Aegis Compliance and Ethics Center, LLP
Clinical Research in the Age of Opioid Addiction
Opioid addiction remains a serious problem in the United States. Deaths from overdose, both from prescription pain killers and narcotics, such as heroin, amounted to about 64,000 in 2016, according to the Center for Disease Control. That’s twice the rate of deaths caused by firearms in a single year; same for automobile accidents. With opioid use and access increasing, the world of health care needs innovative ideas to prevent future overdoses and meet pain management needs.
A Public Health Emergency
The category of opioids includes substances intended for medical use—such as oxycodone, morphine, and codeine—and illegal drugs—such as heroine. These substances act on opioid receptors in the brain and can relieve pain or create euphoric effects. Whether a user starts opioids with a doctor’s prescription or recreationally, users may become addicted and with continued use, are more susceptible to overdose.
In October 2016 President Donald Trump declared the country’s opioid addiction epidemic a public health emergency. The official designation aims to raise awareness of drug abuse, expand access to counseling and allow for the use of some federal funds to combat the crisis. For some policy and law-makers, however, Mr. Trump’s declaration is just the start; critics argue that without significant federal funding and directives, overdose-related deaths will still remain high. The Trump Administration has indicated that more guidelines will be released soon.
For now, at least, local and state governments, health care providers and drug manufacturers search for creative resolutions to the opioid crisis. The city of Seattle looks to open “safe-consumption sites” to prevent heroin overdose deaths. A New York addiction center allows users to test if their heroin supply is cut with potentially lethal fentanyl. The lobbying group Pharmaceutical Research and Manufacturers of America advocates for new policies to reduce the duration of new prescriptions and bolster the Drug Enforcement Agency’s ability to monitor suspect drug shipments.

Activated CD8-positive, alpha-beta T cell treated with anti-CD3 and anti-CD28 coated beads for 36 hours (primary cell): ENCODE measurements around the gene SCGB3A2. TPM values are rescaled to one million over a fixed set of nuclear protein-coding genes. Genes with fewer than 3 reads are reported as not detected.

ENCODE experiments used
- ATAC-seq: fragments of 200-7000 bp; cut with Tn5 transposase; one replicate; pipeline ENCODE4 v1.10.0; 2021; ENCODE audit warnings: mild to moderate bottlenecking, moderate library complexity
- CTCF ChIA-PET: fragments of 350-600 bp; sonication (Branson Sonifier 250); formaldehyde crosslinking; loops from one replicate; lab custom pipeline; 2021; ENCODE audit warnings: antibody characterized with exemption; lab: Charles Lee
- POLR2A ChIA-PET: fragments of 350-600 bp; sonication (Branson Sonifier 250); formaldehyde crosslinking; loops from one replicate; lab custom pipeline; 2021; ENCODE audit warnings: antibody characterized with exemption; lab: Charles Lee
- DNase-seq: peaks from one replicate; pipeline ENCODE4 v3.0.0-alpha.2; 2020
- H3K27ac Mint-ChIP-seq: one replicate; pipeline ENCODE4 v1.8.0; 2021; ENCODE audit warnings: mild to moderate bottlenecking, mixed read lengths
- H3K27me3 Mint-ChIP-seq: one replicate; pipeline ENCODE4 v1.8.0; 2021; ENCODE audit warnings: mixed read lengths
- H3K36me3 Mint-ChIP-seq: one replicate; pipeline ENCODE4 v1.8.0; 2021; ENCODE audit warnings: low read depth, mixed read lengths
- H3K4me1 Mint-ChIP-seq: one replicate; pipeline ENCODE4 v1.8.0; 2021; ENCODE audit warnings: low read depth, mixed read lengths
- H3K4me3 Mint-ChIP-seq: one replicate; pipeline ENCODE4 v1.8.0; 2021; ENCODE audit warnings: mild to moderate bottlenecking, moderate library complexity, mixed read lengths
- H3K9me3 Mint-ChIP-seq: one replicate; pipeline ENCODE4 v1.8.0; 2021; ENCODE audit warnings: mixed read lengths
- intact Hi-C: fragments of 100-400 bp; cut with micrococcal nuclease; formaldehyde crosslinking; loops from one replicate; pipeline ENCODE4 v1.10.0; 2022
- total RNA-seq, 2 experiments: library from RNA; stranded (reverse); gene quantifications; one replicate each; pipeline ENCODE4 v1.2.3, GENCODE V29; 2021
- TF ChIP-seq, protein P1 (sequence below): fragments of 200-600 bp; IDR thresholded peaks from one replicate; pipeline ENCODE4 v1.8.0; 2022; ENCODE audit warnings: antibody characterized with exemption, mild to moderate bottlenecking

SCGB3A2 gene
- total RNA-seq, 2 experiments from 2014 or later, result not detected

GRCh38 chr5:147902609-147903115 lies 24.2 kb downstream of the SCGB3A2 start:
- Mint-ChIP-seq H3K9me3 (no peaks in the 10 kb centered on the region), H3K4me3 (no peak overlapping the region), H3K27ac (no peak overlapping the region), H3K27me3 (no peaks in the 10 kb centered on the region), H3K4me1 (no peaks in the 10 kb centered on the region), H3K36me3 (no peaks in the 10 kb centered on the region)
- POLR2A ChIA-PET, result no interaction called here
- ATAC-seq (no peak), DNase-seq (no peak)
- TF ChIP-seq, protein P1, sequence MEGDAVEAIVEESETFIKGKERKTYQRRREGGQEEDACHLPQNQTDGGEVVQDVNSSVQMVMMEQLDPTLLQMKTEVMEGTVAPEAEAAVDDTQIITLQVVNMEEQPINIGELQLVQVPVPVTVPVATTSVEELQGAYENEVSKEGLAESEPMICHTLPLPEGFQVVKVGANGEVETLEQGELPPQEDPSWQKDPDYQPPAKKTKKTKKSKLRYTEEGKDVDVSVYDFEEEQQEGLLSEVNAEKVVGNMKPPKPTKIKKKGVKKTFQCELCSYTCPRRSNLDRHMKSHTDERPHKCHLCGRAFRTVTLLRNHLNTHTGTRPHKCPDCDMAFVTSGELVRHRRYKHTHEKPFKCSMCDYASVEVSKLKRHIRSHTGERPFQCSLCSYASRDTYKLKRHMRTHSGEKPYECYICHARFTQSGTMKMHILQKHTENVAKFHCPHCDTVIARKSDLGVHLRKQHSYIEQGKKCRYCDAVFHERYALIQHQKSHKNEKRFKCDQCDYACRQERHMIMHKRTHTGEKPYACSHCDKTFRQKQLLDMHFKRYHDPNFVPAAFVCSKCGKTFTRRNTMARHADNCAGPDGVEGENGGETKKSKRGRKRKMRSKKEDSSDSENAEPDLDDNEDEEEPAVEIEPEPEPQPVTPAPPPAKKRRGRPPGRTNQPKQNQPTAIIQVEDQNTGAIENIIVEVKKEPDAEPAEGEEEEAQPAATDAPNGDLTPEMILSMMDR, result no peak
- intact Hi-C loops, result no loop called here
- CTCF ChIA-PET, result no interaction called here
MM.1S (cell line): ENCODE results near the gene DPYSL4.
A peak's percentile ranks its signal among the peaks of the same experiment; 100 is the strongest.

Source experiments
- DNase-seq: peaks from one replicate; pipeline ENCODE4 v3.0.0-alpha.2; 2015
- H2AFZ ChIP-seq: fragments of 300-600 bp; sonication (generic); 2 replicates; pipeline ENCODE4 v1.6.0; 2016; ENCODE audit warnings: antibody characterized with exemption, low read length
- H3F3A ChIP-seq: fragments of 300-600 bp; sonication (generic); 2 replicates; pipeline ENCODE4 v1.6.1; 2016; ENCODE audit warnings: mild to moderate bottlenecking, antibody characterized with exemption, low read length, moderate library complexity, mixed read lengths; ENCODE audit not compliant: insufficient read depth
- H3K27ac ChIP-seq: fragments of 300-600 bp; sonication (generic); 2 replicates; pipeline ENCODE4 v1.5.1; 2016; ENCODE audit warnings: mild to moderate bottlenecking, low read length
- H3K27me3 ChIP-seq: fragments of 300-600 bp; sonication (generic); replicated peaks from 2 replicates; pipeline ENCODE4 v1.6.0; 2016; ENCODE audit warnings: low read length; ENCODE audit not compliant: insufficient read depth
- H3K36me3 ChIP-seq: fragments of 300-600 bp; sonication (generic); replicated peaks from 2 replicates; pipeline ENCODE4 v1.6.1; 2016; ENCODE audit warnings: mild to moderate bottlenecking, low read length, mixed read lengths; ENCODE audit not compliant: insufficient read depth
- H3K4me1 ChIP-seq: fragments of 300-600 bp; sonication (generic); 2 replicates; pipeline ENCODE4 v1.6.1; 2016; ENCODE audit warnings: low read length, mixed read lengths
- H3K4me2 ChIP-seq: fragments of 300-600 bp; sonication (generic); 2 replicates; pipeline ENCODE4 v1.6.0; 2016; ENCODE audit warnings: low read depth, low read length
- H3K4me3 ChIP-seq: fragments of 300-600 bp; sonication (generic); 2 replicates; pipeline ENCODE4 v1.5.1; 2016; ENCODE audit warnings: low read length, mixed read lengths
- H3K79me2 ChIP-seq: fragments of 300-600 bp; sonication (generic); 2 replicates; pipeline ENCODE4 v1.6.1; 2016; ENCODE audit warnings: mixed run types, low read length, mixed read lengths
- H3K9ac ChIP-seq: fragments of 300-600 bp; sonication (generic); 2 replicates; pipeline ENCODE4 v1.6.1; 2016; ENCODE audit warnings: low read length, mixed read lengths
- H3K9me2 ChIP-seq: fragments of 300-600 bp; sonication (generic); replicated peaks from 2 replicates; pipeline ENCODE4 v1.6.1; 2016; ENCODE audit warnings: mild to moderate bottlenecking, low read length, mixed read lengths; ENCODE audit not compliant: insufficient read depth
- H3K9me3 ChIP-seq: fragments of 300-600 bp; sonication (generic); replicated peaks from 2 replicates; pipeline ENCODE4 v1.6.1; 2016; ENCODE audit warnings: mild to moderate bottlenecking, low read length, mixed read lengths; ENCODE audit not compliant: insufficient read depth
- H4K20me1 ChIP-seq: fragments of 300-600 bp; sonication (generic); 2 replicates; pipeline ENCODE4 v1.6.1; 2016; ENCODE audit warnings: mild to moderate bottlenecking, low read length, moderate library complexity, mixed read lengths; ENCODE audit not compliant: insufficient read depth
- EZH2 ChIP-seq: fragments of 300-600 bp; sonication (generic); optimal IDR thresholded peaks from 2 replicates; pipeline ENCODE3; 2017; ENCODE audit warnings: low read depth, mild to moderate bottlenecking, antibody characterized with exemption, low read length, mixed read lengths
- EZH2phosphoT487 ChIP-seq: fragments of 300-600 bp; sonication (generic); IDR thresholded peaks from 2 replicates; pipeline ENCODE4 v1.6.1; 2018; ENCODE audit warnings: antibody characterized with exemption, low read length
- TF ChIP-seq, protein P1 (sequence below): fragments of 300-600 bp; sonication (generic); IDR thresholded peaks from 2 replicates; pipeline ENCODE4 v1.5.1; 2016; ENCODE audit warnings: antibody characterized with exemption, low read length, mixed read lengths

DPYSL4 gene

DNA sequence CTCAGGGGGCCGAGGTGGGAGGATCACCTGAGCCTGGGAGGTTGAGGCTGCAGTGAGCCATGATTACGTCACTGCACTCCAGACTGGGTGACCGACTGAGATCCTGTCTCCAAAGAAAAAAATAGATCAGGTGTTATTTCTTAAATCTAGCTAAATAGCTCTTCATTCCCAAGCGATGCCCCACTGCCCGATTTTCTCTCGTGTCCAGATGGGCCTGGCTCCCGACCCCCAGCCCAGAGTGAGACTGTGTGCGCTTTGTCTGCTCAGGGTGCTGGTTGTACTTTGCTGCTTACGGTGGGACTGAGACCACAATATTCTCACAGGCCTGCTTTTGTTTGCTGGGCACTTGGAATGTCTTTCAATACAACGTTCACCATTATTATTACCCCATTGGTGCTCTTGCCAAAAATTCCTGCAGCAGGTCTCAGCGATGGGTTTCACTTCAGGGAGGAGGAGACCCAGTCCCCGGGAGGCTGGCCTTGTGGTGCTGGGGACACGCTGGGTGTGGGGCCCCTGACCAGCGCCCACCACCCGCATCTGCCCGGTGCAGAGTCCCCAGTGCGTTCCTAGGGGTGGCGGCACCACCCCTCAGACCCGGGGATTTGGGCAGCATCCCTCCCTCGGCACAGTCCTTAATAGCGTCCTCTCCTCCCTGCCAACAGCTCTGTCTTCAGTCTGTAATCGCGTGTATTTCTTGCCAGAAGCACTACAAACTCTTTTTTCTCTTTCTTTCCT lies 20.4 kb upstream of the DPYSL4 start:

The Food and Drug Administration (“FDA”) also looks to take a leading role in combatting the emergency. The department works to protect consumers by ensuring the safety, quality, and effectiveness of existing and new medical drugs and devices. Scott Gottlieb, Commissioner of the FDA, announced a review of packaging and dispensing of prescription opioids and issued a statement promoting medication-assisted treatment that combines medication with behavioral counseling to combat addiction.
Perhaps the biggest opportunity both to curb the present rise of opioid use and provide better care to medical patients and opioid users will come in the form of innovation—new drugs, procedures, and treatment plans that serve patients better. Researchers can aim to reduce the medical community’s reliance on prescription painkillers and improve intervention and treatment for addicted users.
Rethinking Clinical Research